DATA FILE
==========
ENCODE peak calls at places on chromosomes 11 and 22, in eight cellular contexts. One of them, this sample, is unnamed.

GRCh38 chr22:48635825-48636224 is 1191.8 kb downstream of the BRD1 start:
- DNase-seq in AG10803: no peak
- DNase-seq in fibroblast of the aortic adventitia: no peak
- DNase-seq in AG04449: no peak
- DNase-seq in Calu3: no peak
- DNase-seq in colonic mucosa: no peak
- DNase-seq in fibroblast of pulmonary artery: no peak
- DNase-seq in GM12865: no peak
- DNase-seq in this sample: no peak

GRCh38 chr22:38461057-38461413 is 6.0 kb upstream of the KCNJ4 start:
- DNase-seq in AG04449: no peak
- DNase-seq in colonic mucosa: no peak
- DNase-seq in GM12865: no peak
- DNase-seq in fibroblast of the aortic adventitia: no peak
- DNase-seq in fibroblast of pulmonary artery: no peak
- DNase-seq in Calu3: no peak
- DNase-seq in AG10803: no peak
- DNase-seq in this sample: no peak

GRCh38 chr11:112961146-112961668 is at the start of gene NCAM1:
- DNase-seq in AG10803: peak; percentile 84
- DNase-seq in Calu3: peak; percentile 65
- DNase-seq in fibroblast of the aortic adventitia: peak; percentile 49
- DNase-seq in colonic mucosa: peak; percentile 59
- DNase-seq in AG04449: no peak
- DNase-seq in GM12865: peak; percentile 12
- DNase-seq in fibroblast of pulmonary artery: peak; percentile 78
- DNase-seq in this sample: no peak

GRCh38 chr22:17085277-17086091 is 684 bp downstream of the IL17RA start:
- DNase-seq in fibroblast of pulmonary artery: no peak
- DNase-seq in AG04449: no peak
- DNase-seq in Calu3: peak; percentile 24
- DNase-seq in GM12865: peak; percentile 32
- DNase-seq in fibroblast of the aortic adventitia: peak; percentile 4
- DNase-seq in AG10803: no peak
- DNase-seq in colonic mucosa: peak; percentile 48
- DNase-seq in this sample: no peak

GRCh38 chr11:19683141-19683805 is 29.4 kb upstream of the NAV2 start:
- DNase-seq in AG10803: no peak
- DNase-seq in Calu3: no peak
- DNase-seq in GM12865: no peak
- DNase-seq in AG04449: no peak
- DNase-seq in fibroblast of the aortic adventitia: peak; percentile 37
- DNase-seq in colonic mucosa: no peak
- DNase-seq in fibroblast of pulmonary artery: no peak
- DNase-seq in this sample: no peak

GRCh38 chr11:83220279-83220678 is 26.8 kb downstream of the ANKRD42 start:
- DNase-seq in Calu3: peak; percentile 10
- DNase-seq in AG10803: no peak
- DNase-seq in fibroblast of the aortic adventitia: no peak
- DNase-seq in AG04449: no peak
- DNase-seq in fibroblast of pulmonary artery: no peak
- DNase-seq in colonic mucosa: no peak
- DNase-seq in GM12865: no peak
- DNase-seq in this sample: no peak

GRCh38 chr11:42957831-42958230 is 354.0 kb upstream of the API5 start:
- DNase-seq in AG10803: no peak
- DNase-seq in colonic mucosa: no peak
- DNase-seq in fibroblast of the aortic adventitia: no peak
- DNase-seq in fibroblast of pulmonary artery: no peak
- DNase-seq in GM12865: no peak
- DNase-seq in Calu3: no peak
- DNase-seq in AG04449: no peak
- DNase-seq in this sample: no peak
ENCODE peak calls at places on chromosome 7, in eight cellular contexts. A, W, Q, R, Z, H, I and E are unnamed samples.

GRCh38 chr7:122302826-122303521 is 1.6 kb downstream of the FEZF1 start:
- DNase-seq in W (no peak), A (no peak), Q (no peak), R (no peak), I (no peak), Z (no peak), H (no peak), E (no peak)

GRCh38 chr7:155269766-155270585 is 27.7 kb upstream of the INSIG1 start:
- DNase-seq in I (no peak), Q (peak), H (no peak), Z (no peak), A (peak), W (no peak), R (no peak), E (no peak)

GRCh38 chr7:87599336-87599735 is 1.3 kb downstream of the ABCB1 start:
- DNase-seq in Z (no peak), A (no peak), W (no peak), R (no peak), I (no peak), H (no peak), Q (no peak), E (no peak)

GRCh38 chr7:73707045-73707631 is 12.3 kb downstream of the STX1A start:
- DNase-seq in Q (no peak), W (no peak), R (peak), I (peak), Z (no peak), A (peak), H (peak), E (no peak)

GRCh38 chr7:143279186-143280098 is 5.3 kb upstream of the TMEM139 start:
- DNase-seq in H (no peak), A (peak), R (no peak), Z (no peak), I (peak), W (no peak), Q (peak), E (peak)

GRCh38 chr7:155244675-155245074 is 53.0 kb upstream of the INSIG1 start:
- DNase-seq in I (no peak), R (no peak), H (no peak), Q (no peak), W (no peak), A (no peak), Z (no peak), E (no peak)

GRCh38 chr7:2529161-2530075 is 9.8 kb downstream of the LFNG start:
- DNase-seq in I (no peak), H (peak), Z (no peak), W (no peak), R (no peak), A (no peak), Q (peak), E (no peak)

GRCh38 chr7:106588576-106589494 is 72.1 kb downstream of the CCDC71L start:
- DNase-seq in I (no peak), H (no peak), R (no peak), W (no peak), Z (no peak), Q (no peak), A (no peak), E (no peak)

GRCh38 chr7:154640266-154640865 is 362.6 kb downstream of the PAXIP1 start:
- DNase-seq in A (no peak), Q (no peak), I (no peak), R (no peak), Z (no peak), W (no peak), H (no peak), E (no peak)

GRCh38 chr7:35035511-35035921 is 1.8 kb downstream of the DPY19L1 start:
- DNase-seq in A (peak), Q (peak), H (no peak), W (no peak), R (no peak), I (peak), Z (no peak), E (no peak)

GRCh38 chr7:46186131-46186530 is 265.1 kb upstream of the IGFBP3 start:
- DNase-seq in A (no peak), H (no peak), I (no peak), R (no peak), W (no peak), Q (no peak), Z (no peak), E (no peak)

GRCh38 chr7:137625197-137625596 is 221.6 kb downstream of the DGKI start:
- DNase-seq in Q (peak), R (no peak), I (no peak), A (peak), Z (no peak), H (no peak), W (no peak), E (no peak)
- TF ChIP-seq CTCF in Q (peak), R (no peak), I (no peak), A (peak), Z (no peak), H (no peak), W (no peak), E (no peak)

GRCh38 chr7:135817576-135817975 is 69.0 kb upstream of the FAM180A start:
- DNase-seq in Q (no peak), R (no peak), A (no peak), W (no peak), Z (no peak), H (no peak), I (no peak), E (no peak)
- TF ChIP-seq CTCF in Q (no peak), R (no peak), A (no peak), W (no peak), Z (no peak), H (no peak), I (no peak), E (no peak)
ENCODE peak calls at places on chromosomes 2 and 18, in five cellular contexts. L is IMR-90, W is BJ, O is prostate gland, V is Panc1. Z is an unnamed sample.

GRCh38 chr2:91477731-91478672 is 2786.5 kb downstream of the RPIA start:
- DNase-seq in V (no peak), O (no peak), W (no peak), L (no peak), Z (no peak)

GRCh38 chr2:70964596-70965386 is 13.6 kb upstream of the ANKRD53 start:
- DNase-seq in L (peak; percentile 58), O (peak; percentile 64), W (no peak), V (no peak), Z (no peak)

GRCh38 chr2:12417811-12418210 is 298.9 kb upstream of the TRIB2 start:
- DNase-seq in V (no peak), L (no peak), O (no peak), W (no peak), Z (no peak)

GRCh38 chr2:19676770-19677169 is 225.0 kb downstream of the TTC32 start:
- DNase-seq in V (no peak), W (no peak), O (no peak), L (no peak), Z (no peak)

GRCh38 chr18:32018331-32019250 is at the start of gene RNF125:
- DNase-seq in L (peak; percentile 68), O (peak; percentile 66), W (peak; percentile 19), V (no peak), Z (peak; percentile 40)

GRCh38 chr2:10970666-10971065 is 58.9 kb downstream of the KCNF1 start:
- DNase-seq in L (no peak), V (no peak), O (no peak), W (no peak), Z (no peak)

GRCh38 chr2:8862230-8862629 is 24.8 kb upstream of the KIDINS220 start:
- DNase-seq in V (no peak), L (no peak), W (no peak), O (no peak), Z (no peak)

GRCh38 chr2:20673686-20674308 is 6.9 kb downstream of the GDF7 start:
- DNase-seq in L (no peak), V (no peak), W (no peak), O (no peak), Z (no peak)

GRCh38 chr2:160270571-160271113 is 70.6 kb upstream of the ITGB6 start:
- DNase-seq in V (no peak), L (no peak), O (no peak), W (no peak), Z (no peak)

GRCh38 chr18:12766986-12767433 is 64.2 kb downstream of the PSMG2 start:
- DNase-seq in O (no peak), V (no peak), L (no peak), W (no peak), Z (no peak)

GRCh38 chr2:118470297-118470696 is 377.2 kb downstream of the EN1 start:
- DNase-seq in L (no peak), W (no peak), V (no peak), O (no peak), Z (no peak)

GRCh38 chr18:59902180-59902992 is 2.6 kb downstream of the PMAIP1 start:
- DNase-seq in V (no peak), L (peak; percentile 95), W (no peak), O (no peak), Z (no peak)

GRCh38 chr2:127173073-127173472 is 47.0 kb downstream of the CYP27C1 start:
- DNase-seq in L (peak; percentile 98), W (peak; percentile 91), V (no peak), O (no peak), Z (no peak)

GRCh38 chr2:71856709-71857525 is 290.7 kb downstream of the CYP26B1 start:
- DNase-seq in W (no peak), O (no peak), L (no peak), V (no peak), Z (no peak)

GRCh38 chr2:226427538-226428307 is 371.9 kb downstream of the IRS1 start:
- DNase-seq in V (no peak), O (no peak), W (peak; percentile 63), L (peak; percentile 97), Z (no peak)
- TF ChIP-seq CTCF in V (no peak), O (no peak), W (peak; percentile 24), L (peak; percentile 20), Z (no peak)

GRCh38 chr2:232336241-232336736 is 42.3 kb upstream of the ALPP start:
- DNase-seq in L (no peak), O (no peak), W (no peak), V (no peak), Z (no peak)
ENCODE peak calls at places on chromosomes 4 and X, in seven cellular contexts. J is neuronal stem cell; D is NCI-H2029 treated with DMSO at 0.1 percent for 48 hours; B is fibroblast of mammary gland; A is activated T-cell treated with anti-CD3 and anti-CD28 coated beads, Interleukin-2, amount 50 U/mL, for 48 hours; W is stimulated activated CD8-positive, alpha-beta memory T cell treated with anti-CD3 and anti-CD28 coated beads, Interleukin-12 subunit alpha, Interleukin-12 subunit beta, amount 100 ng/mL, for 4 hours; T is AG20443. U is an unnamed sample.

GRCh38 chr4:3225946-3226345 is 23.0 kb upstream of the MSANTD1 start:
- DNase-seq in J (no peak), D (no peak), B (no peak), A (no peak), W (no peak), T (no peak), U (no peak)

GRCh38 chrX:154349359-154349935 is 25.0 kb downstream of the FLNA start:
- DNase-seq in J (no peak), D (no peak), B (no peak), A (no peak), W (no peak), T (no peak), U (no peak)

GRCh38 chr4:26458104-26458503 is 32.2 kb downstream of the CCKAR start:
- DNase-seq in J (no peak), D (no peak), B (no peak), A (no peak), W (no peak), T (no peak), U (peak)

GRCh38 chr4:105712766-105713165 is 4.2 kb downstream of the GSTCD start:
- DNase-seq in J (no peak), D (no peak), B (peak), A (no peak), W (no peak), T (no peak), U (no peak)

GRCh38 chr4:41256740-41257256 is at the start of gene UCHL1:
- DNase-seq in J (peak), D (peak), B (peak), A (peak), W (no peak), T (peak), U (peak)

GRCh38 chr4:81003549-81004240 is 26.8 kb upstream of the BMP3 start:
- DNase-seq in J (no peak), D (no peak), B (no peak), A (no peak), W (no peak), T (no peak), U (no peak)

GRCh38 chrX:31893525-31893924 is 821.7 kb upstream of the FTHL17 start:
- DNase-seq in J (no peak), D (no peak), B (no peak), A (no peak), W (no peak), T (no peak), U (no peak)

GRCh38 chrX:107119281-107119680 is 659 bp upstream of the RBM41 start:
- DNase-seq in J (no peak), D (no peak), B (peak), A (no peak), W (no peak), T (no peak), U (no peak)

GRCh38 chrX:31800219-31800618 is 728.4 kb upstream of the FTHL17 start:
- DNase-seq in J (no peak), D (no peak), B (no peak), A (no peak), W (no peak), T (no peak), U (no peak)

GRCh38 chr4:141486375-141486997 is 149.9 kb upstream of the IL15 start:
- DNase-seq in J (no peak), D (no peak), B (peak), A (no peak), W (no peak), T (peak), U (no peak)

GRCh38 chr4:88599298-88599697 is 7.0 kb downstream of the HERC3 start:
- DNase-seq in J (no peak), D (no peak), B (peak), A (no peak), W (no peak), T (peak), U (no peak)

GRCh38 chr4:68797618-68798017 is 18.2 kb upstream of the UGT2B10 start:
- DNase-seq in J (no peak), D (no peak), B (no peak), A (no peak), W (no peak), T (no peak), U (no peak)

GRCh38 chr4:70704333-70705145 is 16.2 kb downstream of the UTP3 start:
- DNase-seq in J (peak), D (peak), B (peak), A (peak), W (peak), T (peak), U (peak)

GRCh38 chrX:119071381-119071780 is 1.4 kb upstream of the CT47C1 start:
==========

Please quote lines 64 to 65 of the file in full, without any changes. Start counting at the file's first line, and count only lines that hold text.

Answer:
- DNase-seq in this sample: no peak
ENCODE peak calls at places on chromosome 7, in eight cellular contexts. A, W, Q, R, Z, H, I and E are unnamed samples.